An outer peripheral portion of a partition wall 30 is fixed to the outer tube 16 and to the diaphragm 24 by being pinched therebetween. The partition wall 30 divides the fluid chamber 28 into an upper small fluid chamber 28 A and a lower small fluid chamber 28B.

A through hole 32 is formed in the partition wall 30 at a position corresponding to the center axis thereof so that it provides communication between the upper small fluid chamber 28A and the lower small fluid chamber 28B. The through hole 32 has an increased-diameter portion 34 which is formed in a thicknesswise-central portion of the partition wall 30 and which defines a semicircle as viewed in FIG. 2 in plan. The through hole 32 also has a tapered portion 32A which is formed between the increased-diameter portion 34 and the upper end of the through hole 32 opened to the upper small fluid chamber 28A in such a manner that the inside diameter of the through hole 32 is gradually increased from a portion adjacent to the increased-diameter portion 34 to that opening end.

A valve 36 passes through the through hole 32. The valve 36 is connected to an actuator 38 which is a drive source fixed to the base plate 12 or the body of the vehicle, and to which a dc motor, solenoid, hydraulic cylinder, or the like can be applied. The valve 36 can reciprocatively move in the direction of its axis (direction of top to bottom or bottom to top of FIG. 1) and can rotate about it axis. An intermediate portion of the valve 36 passes through a bush 40 provided on the base plate 12, without forming any gap between itself and the bush 40. The valve also passes through the diaphragm 24 and reaches the fluid chamber 28. The valve 36 has a tapered portion 36A formed between its intermediate portion to its head, the diameter of the tapered portion 36A being gradually increased from the intermediate portion toward the head of the valve 36. The tapered portion 36A serves as a changing means for changing the opening of the through hole 32 provided as a limitational passage and is capable of closely contacting the tapered portion 32A, as shown in FIG. 3.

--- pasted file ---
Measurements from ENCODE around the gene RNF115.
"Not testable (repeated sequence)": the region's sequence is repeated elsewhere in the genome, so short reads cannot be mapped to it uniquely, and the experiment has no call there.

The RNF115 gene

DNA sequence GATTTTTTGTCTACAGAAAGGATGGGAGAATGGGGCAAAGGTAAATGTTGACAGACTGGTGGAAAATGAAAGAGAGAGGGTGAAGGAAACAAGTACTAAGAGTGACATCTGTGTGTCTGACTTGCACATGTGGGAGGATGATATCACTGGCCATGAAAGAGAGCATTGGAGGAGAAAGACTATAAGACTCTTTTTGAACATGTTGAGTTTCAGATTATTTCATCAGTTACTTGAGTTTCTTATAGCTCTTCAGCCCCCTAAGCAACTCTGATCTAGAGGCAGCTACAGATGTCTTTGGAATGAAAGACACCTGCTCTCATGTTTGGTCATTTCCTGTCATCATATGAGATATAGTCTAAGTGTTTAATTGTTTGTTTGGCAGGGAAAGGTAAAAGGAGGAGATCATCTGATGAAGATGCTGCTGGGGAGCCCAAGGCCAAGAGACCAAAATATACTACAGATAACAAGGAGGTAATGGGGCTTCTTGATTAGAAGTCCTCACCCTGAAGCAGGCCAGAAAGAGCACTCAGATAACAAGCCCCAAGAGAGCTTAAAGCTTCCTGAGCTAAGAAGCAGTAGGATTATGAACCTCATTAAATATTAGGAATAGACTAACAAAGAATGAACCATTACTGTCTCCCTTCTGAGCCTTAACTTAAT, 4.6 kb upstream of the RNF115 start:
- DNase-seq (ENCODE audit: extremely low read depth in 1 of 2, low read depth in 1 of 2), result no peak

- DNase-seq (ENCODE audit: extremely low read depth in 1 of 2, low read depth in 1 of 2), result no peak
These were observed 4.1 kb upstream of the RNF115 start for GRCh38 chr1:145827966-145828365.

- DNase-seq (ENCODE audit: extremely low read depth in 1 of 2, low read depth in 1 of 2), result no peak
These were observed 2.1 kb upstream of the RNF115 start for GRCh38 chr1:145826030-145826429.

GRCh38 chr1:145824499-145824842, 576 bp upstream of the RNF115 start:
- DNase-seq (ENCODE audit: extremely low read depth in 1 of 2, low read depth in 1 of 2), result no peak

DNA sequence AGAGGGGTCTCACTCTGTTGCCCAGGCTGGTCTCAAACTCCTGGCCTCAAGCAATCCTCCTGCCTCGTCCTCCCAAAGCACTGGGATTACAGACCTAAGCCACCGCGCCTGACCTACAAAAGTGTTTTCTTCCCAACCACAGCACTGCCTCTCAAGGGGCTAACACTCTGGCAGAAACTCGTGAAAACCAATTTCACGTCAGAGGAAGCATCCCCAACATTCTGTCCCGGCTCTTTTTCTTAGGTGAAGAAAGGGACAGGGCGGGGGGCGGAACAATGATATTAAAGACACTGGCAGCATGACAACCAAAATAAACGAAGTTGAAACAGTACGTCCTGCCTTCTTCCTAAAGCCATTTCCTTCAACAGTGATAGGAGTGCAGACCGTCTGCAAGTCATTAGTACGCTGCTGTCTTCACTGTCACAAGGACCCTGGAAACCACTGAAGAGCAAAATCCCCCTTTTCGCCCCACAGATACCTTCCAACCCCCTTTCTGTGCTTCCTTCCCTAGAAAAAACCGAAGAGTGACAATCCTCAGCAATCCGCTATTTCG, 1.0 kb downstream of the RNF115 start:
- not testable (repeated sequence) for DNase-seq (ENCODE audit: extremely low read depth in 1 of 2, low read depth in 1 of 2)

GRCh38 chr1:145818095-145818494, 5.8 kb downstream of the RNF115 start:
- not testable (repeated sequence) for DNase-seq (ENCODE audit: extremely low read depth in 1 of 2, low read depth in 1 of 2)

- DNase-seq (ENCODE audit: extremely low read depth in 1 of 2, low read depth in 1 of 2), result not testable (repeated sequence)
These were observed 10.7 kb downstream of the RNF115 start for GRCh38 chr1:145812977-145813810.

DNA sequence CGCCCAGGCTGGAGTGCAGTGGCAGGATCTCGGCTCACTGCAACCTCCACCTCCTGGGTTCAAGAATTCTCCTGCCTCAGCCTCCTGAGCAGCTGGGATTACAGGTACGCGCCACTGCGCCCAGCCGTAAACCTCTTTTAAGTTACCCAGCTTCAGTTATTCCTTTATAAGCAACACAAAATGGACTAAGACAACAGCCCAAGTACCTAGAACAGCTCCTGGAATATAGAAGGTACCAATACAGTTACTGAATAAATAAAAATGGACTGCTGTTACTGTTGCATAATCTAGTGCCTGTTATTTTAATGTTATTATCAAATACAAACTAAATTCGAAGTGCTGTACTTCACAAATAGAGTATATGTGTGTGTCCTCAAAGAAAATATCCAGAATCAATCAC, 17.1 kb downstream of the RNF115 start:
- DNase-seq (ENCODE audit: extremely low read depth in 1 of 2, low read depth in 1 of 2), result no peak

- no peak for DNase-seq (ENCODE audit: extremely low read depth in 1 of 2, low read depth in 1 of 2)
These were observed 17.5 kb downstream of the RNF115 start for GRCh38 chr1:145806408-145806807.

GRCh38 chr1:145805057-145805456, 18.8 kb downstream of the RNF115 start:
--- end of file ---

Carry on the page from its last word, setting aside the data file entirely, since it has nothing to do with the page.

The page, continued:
An increased-diameter portion 36B which is formed at the top end of the tapered portion 36A can be brought into close contact with the upper surface of the partition wall 30 when the valve is in the state shown in FIG. 3.

The increased diameter portion 36B has a small opening 42 which can face an end of a semicircular groove 44 formed in an inner peripheral portion of the tapered portion 32A when the increased-diameter portion 36B is brought into close contact with the partition wall 30 as shown in FIG. 3. The groove 44 partially increases the inside diameter of the tapered portion 36A so that it functions, in cooperation with the small opening 42, to provide communication between the upper small fluid chamber 28A and the increased-diameter portion 34 even when the tapered portion 36A closely contacts the tapered portion 32A. A semicircular groove 46 is formed in the inner peripheral surface of the through hole 32 between the increased-diameter portion 34 and the lower small fluid chamber 28B so as to partially increase the inside diameter thereof. The semicircular groove 46 functions to provide communication between the increased-diameter portion 34 and the lower small fluid chamber 28B in the state shown in FIG. 3.

The operation of this embodiment will be described below.

If the engine mounted on the top plate 20 vibrates, the rubber member 18 absorbs the vibration by damping due to internal friction occurring thereinside.

Since, as shown in FIG. 1, the tapered portion 36A of the valve 36 is normally set to an upper position apart from the tapered portion 32A, if the pressure inside the fluid chamber 28 is varied by the vibration of the engine, the fluid flows through the through hole 32 from the upper small fluid chamber 28A to the lower small fluid chamber 28B or flows in the opposite direction so that damping is effected by the viscous resistance at the through hole 32.

If the valve is moved upward or downward by the actuator 38, the distance between the tapered portions 36A and 32A and, hence, the effective area of the through hole 32 are changed, thus enabling the size of the limitational passage to be freely changed.